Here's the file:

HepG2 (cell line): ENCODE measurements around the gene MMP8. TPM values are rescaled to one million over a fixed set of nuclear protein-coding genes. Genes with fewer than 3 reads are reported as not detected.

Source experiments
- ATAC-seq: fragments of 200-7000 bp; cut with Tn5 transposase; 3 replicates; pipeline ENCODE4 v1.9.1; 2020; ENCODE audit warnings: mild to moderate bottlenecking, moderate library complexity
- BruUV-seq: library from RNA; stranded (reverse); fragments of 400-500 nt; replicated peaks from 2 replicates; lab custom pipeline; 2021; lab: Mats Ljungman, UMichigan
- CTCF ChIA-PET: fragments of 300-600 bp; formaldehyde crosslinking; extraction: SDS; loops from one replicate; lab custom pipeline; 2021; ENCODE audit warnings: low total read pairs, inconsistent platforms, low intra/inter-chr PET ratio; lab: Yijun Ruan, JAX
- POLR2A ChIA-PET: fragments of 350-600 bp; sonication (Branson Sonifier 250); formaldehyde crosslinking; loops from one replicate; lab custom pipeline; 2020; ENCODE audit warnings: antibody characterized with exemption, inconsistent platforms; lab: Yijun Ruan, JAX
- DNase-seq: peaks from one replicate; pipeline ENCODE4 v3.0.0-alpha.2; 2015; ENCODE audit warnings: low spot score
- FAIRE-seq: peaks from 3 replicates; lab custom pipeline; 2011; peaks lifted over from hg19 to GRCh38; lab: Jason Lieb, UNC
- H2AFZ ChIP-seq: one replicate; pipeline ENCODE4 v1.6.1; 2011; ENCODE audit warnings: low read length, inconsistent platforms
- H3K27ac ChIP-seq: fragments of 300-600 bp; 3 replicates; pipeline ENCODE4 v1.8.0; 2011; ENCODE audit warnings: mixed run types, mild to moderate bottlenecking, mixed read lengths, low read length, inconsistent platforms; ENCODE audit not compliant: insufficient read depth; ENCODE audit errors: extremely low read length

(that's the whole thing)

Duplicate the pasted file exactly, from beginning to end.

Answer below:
HepG2 (cell line): ENCODE measurements around the gene MMP8. TPM values are rescaled to one million over a fixed set of nuclear protein-coding genes. Genes with fewer than 3 reads are reported as not detected.

Source experiments
- ATAC-seq: fragments of 200-7000 bp; cut with Tn5 transposase; 3 replicates; pipeline ENCODE4 v1.9.1; 2020; ENCODE audit warnings: mild to moderate bottlenecking, moderate library complexity
- BruUV-seq: library from RNA; stranded (reverse); fragments of 400-500 nt; replicated peaks from 2 replicates; lab custom pipeline; 2021; lab: Mats Ljungman, UMichigan
- CTCF ChIA-PET: fragments of 300-600 bp; formaldehyde crosslinking; extraction: SDS; loops from one replicate; lab custom pipeline; 2021; ENCODE audit warnings: low total read pairs, inconsistent platforms, low intra/inter-chr PET ratio; lab: Yijun Ruan, JAX
- POLR2A ChIA-PET: fragments of 350-600 bp; sonication (Branson Sonifier 250); formaldehyde crosslinking; loops from one replicate; lab custom pipeline; 2020; ENCODE audit warnings: antibody characterized with exemption, inconsistent platforms; lab: Yijun Ruan, JAX
- DNase-seq: peaks from one replicate; pipeline ENCODE4 v3.0.0-alpha.2; 2015; ENCODE audit warnings: low spot score
- FAIRE-seq: peaks from 3 replicates; lab custom pipeline; 2011; peaks lifted over from hg19 to GRCh38; lab: Jason Lieb, UNC
- H2AFZ ChIP-seq: one replicate; pipeline ENCODE4 v1.6.1; 2011; ENCODE audit warnings: low read length, inconsistent platforms
- H3K27ac ChIP-seq: fragments of 300-600 bp; 3 replicates; pipeline ENCODE4 v1.8.0; 2011; ENCODE audit warnings: mixed run types, mild to moderate bottlenecking, mixed read lengths, low read length, inconsistent platforms; ENCODE audit not compliant: insufficient read depth; ENCODE audit errors: extremely low read length